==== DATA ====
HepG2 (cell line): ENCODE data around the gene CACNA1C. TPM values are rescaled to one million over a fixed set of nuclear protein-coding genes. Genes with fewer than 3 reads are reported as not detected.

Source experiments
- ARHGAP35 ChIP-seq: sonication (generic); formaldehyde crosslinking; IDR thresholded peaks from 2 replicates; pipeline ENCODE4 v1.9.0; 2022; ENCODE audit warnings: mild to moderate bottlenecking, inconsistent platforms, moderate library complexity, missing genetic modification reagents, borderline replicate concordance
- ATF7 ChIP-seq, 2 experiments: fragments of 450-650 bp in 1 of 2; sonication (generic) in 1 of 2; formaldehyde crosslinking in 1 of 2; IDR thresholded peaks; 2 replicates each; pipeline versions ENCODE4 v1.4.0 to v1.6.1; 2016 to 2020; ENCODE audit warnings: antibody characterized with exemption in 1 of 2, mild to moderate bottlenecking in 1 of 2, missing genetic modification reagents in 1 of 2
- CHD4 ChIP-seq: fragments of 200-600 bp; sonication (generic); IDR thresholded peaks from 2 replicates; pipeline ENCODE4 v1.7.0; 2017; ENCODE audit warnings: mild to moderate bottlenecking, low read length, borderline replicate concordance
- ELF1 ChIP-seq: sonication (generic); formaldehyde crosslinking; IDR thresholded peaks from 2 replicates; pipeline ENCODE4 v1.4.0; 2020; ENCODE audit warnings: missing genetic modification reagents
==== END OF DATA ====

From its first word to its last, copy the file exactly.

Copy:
HepG2 (cell line): ENCODE data around the gene CACNA1C. TPM values are rescaled to one million over a fixed set of nuclear protein-coding genes. Genes with fewer than 3 reads are reported as not detected.

Source experiments
- ARHGAP35 ChIP-seq: sonication (generic); formaldehyde crosslinking; IDR thresholded peaks from 2 replicates; pipeline ENCODE4 v1.9.0; 2022; ENCODE audit warnings: mild to moderate bottlenecking, inconsistent platforms, moderate library complexity, missing genetic modification reagents, borderline replicate concordance
- ATF7 ChIP-seq, 2 experiments: fragments of 450-650 bp in 1 of 2; sonication (generic) in 1 of 2; formaldehyde crosslinking in 1 of 2; IDR thresholded peaks; 2 replicates each; pipeline versions ENCODE4 v1.4.0 to v1.6.1; 2016 to 2020; ENCODE audit warnings: antibody characterized with exemption in 1 of 2, mild to moderate bottlenecking in 1 of 2, missing genetic modification reagents in 1 of 2
- CHD4 ChIP-seq: fragments of 200-600 bp; sonication (generic); IDR thresholded peaks from 2 replicates; pipeline ENCODE4 v1.7.0; 2017; ENCODE audit warnings: mild to moderate bottlenecking, low read length, borderline replicate concordance
- ELF1 ChIP-seq: sonication (generic); formaldehyde crosslinking; IDR thresholded peaks from 2 replicates; pipeline ENCODE4 v1.4.0; 2020; ENCODE audit warnings: missing genetic modification reagents